Axon: Where is our due process?

Saying its innovations took 10 years and $200 million to develop, Axon charges the FTC is forcing the company essentially to create a new and improved Vievu on Axon’s back. “In other words,” Axon says, “the FTC is seeking to deprive Axon of its intellectual property without Due Process, an unprecedented ultimatum that sends a chilling message to the nation’s technology-based industries.”

“The Constitution was designed to prevent exactly the kind of unfair, unaccountable, and unchecked governmental action being exercised against Axon,” the company says. “The ‘essential constitutional promise’ of Due Process is the right to a ‘fair opportunity to rebut the Government’s factual assertions before a neutral decisionmaker.’ …. The FTC would deny Axon that right, by serving as prosecutor, judge, and jury in its own administrative process.”

The company says the FTC is denying it Equal Protection by subjecting it to a “biased administrative proceeding with a preordained result.” Typically, when the FTC or the Department of Justice challenge mergers they do so before a federal court judge, where the transacting companies are able to litigate the merits of their merger before a neutral arbiter.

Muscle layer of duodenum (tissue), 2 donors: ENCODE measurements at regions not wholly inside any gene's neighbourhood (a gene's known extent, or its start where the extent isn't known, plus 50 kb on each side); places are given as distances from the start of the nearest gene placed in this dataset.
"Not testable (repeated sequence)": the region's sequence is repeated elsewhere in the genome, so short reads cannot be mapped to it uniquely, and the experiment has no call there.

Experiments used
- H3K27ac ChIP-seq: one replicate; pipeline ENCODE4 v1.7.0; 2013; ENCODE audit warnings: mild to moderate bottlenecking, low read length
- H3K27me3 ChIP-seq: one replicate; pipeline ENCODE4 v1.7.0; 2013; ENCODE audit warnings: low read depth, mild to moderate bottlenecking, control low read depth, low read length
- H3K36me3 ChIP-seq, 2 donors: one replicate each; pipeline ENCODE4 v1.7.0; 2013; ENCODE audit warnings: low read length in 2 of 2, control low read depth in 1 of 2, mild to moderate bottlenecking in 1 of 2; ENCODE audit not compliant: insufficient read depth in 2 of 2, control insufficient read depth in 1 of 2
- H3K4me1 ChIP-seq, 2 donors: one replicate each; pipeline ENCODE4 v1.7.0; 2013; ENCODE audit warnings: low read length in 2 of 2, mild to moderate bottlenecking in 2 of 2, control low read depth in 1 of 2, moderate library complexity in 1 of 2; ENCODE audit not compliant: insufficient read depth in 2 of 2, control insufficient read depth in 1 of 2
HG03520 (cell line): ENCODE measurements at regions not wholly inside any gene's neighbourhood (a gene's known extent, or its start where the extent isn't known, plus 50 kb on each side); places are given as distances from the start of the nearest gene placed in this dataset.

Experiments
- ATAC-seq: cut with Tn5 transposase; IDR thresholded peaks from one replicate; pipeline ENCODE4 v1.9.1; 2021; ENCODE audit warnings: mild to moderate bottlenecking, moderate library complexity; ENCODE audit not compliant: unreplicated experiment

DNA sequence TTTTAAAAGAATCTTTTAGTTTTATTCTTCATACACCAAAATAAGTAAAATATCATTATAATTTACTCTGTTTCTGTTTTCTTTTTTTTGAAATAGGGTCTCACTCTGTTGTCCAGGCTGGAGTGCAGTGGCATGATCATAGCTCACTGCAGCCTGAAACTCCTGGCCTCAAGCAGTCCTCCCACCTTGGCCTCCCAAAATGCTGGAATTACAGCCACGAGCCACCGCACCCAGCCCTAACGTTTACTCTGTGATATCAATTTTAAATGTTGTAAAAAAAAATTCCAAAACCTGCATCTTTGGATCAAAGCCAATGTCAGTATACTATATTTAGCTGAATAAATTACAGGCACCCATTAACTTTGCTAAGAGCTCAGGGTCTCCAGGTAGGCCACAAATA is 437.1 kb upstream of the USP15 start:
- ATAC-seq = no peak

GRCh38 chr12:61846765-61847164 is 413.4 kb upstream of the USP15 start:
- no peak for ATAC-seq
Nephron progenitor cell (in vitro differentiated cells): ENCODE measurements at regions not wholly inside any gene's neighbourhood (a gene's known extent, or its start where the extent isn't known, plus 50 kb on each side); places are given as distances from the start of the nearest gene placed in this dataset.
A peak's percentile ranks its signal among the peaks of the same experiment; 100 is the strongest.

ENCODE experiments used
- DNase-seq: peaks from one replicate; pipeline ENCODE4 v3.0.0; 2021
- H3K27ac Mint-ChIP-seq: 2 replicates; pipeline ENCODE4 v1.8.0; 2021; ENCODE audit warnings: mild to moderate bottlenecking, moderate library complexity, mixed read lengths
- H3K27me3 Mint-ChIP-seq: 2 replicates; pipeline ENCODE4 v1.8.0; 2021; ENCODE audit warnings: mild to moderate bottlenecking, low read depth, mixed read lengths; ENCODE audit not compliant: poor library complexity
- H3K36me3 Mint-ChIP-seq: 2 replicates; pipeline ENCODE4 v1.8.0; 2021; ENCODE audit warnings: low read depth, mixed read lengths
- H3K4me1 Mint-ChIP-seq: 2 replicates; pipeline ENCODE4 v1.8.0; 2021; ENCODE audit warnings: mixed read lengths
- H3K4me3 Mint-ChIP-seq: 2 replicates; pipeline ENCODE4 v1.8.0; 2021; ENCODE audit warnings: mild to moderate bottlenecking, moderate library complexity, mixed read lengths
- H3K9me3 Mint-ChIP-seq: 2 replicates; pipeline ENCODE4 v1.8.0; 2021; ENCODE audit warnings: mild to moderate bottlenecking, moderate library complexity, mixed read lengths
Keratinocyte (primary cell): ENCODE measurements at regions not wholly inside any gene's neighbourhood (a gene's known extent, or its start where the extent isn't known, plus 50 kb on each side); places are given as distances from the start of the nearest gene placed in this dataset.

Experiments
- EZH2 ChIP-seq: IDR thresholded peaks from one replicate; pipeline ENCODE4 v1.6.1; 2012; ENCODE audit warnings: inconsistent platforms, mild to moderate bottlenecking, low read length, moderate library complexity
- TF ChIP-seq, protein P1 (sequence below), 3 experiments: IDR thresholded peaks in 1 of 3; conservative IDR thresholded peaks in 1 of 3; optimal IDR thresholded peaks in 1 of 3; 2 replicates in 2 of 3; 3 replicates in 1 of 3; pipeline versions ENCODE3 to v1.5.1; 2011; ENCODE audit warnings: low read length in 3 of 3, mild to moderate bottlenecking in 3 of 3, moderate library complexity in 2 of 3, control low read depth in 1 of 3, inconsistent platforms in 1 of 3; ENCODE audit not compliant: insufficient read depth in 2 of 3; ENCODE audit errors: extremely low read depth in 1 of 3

Axon claims the FTC is violating the constitution’s Vesting Clause, which gives to the President ultimate law-enforcement power. “But the FTC would deny Axon that protection as well, subjecting it to an unfair prosecution run entirely by Commissioners accountable to neither the People nor the President,” the company argues.

The FTC wields both a “mighty sword” and a “massive shield,” Axon argues, and has “leveraged that power against American companies indiscriminately” for decades. Axon wants to bring that to an end, filing a federal lawsuit in District Court in Arizona seeking to have the FTC’s structure and procedures declared unconstitutional and a ruling that its Vievu acquisition was lawful. Axon asks that the FTC and its Commissioners be enjoined from pursuing further action against it.

FTC's ALJs on a Two-Decade 'Winning Streak'


Axon faces an uphill battle convincing a federal judge of the unconstitutionality of a feature of the federal government that has been well understood and accepted for close to a century. Today, more than thirty-five federal agencies in addition to the FTC employ ALJs to hold hearings and decide controversies within their agencies’ competence. The Social Security Administration alone has more than a thousand ALJs who convene three quarters of a million hearings every year.